On the question of the COVID-19 unemployment grant, Mr Carrim commented that it is important to look at when COVID-19 is no longer an issue as well as the role of the State in long term. A lot of people are talking about a universal basic income for the most vulnerable citizens. This is more of a basic package of support that can assist young people to look for employment and to manage poverty more than anything else. It is also important to think of a minimum employment guarantee for young people. Youth unemployment was already catastrophic before COVID-19 even existed, with South Africa having the worst youth employment rate in the world. The economy is to a large extent to blame for failing young people. As the state, it has an obligation to provide jobs if young people want to work and provide them with sustainable wages. In doing this, young people can gain experience and gain the skills needed to be formal participants in the economy. Young people are being robbed of their dignity when they are deprived of work, which is a significant reason why many young people abuse substances and alcohol. He agrees with the Chairperson that NYDA and the Department should work together to make submissions on the role of young people in a post-COVID world.

In response to Ms Sonti’s question on what informs NYDA’s numbers, it uses prior existing baselines to inform its numbers. He had also listed areas where local government provides land to young people and NYDA supports by providing grants. NYDA is trying to have close working relationships with provincial departments of agriculture. On her point about youth in rural areas, he replied that NYDA has a bias towards supporting young people in townships and rural areas. Anything that NYDA can do more, it is willing to listen.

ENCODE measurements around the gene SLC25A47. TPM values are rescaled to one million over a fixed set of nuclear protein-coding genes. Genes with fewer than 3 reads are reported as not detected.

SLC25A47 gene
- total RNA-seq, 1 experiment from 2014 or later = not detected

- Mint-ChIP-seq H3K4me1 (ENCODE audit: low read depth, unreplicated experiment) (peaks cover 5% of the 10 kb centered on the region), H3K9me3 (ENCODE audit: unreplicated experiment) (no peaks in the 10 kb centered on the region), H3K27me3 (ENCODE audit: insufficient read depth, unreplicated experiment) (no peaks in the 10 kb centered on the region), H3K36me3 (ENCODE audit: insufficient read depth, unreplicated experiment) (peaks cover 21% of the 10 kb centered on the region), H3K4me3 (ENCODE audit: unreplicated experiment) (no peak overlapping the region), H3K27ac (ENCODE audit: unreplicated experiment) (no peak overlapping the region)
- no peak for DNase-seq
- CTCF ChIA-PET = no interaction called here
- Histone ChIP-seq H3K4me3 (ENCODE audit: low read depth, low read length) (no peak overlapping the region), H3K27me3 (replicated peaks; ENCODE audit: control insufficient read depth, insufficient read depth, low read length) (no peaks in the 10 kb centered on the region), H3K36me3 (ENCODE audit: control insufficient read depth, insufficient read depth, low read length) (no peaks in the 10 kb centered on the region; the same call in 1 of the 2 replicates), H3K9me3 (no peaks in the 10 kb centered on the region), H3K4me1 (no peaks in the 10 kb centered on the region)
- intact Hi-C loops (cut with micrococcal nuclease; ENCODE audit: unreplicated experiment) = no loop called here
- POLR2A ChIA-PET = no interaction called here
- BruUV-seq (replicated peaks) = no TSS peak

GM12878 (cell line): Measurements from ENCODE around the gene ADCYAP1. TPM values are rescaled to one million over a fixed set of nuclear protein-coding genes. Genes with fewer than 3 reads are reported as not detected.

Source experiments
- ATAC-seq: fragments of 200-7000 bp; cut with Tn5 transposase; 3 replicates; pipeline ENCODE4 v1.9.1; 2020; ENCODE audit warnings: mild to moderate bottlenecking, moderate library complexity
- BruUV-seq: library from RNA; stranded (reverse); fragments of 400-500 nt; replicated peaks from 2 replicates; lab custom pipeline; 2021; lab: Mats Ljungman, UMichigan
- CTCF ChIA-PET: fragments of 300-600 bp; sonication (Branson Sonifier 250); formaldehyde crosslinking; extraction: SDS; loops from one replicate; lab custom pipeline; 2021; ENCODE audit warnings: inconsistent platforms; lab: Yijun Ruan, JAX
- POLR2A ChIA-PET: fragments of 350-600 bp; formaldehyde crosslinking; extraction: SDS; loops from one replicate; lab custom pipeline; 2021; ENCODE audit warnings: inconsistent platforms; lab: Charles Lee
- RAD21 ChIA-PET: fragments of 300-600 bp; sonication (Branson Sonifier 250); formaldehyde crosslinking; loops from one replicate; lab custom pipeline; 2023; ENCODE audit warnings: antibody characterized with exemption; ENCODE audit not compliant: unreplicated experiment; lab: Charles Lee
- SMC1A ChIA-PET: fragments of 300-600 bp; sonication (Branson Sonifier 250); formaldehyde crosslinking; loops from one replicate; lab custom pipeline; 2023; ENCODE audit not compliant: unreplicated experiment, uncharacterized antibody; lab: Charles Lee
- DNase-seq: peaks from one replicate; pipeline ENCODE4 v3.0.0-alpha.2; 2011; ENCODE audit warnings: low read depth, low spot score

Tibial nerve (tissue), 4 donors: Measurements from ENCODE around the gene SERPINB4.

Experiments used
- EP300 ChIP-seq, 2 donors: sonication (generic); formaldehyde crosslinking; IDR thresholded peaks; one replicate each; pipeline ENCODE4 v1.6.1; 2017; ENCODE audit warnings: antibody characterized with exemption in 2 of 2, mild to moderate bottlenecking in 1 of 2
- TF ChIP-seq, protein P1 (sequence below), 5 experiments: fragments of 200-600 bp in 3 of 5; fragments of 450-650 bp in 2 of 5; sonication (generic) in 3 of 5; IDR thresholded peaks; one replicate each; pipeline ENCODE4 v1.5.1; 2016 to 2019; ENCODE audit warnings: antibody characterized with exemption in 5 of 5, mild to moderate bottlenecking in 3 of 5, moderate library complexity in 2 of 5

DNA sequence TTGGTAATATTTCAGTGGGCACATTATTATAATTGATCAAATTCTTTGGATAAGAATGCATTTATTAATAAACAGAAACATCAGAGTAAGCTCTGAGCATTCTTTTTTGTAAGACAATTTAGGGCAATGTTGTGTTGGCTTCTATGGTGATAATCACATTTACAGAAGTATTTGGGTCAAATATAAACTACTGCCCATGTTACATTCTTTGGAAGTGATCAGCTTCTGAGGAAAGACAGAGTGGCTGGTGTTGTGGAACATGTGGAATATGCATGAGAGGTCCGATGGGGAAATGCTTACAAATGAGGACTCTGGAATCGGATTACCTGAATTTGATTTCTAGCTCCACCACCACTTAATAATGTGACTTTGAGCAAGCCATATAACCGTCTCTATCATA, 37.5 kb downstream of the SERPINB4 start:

In response to Ms Khawula’s questions, he said that if there is an area which NYDA is not reaching, NYDA will try its best to put steps in place to reach those not being reached. NYDA is willing to work with local municipalities to provide the funding for young people to access agricultural programmes in those rural areas. Within the last year, NYDA has supported 77 cooperatives and over the last three years it has supported over 200 cooperatives. NYDA is willing to work closely with young people to obtain the COVID-19 unemployment grant. Mr Carrim agrees with Ms Khawula that young people have been promised better futures each June 16th, however South Africa still has the world’s highest youth unemployment rate. There has been some achievements, but to a large extent many young people are still excluded from the economy. NYDA has been in touch with the Transport SETA and the Department of Transport and think that there is a shortage of around 1000 drivers who can be trained fast to get them placed in job opportunities during this weak economy.

As far as possible NYDA tries to avoid duplication of activities so that the resources that it has together with other agencies will have a multiplier effect. For example, if a young person comes to NYDA and has already been trained by SEDA, that person is not put through further training as the SEDA certificate is recognised.

Mr Carrim replied that NYDA has not met its 2% target and has only employed two disabled people so far but it will push to ensure that during 2020/21. In terms of disciplinary cases, he is happy to do a written report for the Committee on open disciplinary cases; action that has been taken; and disciplinary cases that have been closed in the last 12 months.

In response to Ms Maluleke, the site process is led by the Presidency. The sites are the East London Public Library; NYDA Empangeni Office; the DBA centre in Khayelitsha; the Labour Centre in Benoni and lastly in Cape Town. The idea is that these sites are pilots which will eventually grow into a national network.